• Connect education research to practice;
  • Incentivize new and experienced entrepreneurs to enter the education space;
  • Encourage idea generation;
  • Screen and vet early stage education ventures;
  • Provide access to funding for promising ideas and ventures; and
  • Serve as a forum for conversation about education innovation.

The EBPC has attracted, identified and accelerated the success of a number of innovative ventures, such as Autism Expressed, a nationally-recognized organization that teaches digital life skills to students with autism, and Osmosis, a venture with global reach that provides a personalized learning platform to assist medical students in learning course materials. Several winners have been recognized by Forbes 30 Under 30 for their impact in education, including Ben Levy, co-founder of eduCanon, Zac Ringelstein, co-founder of UClass, and Stephanie Shyu and Lydia Pierce Fayal, co-founders of AdmitSee. In addition, EBPC alumni Eneza Education, a mobile test-prep platform, and Ubongo, an edutainment company, were both named to Fast Company’s “World’s Top 10 Most Innovative Companies in Africa.” Jason Young, founder of financial literacy company MindBlown Labs, was named to President Obama’s Advisory Council on Financial Capability for Young Americans.  

Realizing that innovation is not a linear process and that promising entrepreneurs can be evident at different stages of venture development, the EBPC hosts two application paths to meet education entrepreneurs at two key stages of ventureship. Believing that early stage ideation is a critical part of the entrepreneurial process, the EBPC offers an Idea Path to help passionate people -particularly teachers- define good questions and test emerging hypotheses. The Idea Path is intended for applicants who do not have revenue, customers, investments or grants. The EBPC also offers a Venture Path for entrepreneurs who are at a later stage of the entrepreneurial process, and is intended for ventures that already have revenue, customers, investments and/or grants.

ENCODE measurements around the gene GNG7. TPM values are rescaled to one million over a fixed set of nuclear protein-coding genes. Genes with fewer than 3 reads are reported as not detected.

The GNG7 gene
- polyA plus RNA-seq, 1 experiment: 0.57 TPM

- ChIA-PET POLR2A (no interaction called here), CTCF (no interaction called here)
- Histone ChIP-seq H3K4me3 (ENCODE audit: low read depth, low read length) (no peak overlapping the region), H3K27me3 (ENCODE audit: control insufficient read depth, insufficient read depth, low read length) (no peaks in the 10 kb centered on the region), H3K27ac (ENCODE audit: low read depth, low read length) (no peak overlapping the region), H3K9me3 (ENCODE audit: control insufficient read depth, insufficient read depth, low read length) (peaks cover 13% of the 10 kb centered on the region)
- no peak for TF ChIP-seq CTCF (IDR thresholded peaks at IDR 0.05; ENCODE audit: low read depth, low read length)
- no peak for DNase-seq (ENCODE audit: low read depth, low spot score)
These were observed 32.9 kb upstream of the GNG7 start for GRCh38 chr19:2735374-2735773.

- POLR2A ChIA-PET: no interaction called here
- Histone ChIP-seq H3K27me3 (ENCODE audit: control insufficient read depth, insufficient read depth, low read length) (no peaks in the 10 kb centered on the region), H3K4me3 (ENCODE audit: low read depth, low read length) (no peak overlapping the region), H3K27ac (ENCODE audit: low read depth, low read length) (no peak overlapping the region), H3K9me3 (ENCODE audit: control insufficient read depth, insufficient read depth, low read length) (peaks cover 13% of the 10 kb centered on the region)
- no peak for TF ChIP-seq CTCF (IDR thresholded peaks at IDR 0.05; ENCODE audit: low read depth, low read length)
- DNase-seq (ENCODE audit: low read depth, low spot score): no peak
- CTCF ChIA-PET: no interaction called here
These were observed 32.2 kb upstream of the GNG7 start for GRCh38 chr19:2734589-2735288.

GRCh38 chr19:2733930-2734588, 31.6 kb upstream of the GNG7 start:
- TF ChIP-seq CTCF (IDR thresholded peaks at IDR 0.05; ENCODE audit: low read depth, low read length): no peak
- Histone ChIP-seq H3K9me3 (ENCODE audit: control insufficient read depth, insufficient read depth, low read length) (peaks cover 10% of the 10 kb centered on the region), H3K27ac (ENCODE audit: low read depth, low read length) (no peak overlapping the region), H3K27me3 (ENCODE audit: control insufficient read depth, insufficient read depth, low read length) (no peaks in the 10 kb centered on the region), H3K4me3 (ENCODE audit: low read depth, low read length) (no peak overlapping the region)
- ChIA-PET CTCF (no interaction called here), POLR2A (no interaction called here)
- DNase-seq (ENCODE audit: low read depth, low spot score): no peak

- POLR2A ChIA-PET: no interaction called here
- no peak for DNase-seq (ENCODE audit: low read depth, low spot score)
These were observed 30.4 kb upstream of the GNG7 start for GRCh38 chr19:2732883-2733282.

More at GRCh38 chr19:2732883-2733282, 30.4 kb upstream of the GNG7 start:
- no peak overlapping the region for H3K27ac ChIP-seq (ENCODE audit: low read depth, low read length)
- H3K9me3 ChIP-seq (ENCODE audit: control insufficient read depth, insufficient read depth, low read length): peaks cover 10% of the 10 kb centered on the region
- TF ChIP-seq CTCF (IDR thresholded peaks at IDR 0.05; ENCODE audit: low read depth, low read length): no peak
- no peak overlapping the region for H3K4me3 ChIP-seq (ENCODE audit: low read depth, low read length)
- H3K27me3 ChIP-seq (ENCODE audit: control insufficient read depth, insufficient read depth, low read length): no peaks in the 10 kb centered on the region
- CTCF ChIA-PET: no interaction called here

Applicants in each path are vetted through a crowdsourced judging process that harnesses the diverse experience and backgrounds of professionals from multiple fields, including university researchers, classroom practitioners, entrepreneurs and investors. This crowdsourced approach allows judges to recognize and help identify impactful innovations and provides an opportunity for entrepreneurs to receive actionable feedback from multiple perspectives and areas of expertise. The Innovation @ Penn GSE team actively recruits potential judges through social media channels and through direct marketing and communications. Many of these recruitment efforts target teachers, who are end users for many of the emerging products and services. The EBPC encourages judges from a variety of professions with the belief that varied perspectives enrich and enhance the scoring process.